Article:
Lusate Review: Daily returns MLM crypto Ponzi
Lusate fails to provide ownership or executive information on its website.
Lusate’s website domain (“lusate.com”), was first registered in 2015. The private registration was last updated on April 11th, 2023.
Lusate’s current website was created between March and May 2021. I believe the website sat dormant until the attached MLM opportunity, details of which are completely absent on Lusate’s website, was launched relatively recently (late 2022, early 2023).
Even if we take Lusate’s website creation date at face value, the company has thus been around for a maximum of two years.
On its website Lusate falsely claims it was “founded in 2011.
As to who is running Lusate, our first clue is the use of Yandex Translate on its website.
Website traffic to Lusate’s website began to pick up in March 2023. In April 2023 SimilarWeb tracked 98% of Lusate website traffic originating from Belarus.
For reference, Lusate website traffic was dead in February 2023. In March it was still negligible, climbing to around ~7000 total visits for April.
Belarus being the primary source of that traffic and use of Yandex Translate, strongly suggests Lusate is being operated by eastern Europeans. Typically this means Russians and/or Ukrainians.
In an attempt to appear legitimate, Lusate provides a corporate address in Ireland on its website.
This address is currently being used by the company Slack. The address has nothing to do with Lusate.
As always, if an MLM company is not openly upfront about who is running or owns it, think long and hard about joining and/or handing over any money.
Lusate has no retailable products or services.
Affiliates are only able to market Lusate affiliate membership itself.
Lusate’s Compensation Plan
Lusate affiliates invest USD equivalents in cryptocurrency.
This is done on the promise of advertised returns:
- Nano – invest $100 to $14,999 and receive 0.7% a day for 4 months (0.85% a day if returns are reinvested)
- Micro – invest $15,000 to $49,999 and receive 0.9% a day for 4 months (1% a day if returns are reinvested)
- Macro – invest $50,000 to $249,999 and receive 1.1% a day for 6 months (1.25% a day if returns are reinvested)
- Mega – invest $250,000 or more and receive 1.3% a day for 6 months (1.5% a day if returns are reinvested)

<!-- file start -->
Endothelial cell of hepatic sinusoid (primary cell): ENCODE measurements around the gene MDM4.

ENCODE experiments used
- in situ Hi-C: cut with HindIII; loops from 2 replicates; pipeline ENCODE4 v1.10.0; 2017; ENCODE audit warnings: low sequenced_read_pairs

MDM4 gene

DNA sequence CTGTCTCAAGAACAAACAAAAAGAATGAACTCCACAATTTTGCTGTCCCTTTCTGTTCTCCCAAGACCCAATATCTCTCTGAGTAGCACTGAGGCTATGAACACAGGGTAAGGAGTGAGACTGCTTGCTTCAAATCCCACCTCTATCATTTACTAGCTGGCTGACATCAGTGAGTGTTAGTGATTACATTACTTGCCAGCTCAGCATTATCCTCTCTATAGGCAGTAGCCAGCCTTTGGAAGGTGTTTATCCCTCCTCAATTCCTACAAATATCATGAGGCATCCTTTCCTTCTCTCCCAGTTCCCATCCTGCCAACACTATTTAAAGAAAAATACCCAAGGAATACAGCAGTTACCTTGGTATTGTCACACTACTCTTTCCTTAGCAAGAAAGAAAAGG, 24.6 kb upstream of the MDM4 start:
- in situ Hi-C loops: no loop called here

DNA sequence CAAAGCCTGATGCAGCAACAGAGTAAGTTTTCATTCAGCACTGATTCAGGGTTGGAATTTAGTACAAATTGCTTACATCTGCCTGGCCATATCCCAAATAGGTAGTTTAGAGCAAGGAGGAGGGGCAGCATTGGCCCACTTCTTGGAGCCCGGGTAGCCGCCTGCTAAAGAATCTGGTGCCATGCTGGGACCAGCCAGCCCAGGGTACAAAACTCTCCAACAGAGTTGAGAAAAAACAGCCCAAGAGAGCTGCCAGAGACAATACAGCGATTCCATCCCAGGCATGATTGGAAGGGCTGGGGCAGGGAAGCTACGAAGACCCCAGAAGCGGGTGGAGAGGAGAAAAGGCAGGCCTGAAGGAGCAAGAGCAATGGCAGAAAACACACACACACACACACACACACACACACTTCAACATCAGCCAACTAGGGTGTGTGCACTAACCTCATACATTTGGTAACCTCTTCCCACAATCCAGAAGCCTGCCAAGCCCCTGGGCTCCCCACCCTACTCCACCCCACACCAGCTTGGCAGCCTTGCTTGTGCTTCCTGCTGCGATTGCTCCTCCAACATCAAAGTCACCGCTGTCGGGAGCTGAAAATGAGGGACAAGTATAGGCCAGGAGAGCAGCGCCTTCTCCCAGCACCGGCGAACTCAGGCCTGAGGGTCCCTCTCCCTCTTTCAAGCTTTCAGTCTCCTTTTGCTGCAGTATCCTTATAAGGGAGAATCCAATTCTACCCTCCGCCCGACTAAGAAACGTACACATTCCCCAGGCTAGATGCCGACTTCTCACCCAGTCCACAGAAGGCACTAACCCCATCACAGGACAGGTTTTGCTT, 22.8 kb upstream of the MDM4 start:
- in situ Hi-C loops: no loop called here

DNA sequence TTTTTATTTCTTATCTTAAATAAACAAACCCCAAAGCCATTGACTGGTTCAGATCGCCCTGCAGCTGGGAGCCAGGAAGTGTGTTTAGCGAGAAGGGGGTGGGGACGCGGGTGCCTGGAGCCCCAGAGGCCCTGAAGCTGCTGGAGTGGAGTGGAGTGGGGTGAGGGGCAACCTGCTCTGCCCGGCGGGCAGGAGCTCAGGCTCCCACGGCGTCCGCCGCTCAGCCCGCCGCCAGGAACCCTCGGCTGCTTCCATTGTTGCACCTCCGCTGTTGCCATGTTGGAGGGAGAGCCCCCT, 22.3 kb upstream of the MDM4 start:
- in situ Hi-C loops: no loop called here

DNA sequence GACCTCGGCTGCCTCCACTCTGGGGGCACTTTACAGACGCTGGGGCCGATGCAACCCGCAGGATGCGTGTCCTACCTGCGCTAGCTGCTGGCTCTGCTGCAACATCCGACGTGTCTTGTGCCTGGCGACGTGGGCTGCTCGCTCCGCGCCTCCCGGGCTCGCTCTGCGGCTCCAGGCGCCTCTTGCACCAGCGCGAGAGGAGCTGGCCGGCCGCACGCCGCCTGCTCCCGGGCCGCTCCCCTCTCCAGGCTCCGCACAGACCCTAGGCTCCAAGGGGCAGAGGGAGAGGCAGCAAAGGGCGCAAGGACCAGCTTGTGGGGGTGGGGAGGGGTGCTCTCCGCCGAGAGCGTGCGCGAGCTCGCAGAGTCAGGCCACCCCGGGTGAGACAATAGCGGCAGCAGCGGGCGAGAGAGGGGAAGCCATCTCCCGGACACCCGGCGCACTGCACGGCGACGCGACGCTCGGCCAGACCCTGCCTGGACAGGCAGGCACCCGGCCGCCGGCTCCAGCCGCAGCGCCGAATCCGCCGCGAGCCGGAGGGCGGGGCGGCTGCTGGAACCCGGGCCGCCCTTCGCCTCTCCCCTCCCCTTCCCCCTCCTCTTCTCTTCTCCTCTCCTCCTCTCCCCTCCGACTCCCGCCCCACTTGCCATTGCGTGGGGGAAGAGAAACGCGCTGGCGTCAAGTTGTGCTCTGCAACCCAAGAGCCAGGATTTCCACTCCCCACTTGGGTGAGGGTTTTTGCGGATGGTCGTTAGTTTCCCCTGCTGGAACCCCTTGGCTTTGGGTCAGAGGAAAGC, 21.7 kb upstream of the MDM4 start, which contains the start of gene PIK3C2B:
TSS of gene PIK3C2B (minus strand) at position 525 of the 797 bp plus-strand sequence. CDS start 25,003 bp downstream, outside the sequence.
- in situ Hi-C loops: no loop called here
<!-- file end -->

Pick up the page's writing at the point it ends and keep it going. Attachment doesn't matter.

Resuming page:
- Retirement – invest $5000 or more and receive 2.2% a day for 18 months (note withdrawals are only permitted once every 8 months)
Lusate pays referral commissions on invested cryptocurrency down three levels of recruitment (unilevel):
- level 1 (personally recruited affiliates) – 10%
- level 2 – 5%
- level 3 – 3%
Lusate affiliate membership is free.
Full participation in the attached income opportunity requires a minimum $100 investment.
Lusate solicits investment in various cryptocurrencies.
Your first red flag with Lusate is the lack of ownership and/or executive information details provided on its website.
The second red flag is Lusate hiding its passive returns investment opportunity.
Instead of providing information on its investment plans, Lusate’s website is presented as a generic investment firm website, complete with bogus partnerships:
While Lusate hides anything of relevance to its investment scheme, one thing they do claim to do is have access to $190 billion dollars.
Today we manage over $190 billion on behalf of over 3 million investors and have over 6,000 employees.
And here’s where Lusate’s Ponzi ruse falls apart.
Between February 2nd and March 5th, Lusate pitched investment plans topping out at 2.6% a day.
2.6% of $190 billion is $4.9 billion. And apparently Lusate can conjure up this amount daily.
Naturally this raises the question: Why does Lusate need your money?
With access to that amount of money and daily returns, Lusate certainly wouldn’t be locale limited to Belarus and running a hidden investment opportunity behind a generic investment themed WordPress website.
In reality, all Lusate are doing is running a bog-standard Ponzi scheme.
As with all MLM Ponzi schemes, once affiliate recruitment has dried up so too will new investment.
This will starve Lusate of ROI revenue, eventually prompting a collapse.
The math behind Ponzi schemes guarantees that when they collapse, the majority of participants lose money.
Notorious Irish Ponzi scammers Sinead McCann and Fiona Mulhern. Created a syndicate of 38 people to invest in this scam.
They promoted it in their Telegram group. Now they are refusing to show members where the $3800 went to. They refuse to post evidence that the $3800 actually went to Lusate.
Some members are accusing them of taking money for scams that will obviously collapse and simply pocketing the money.
Akin to taking bets on a horse that will surely lose. A new twist in a world where scamming using these sort of scam platforms has become increasingly difficult and unprofitable.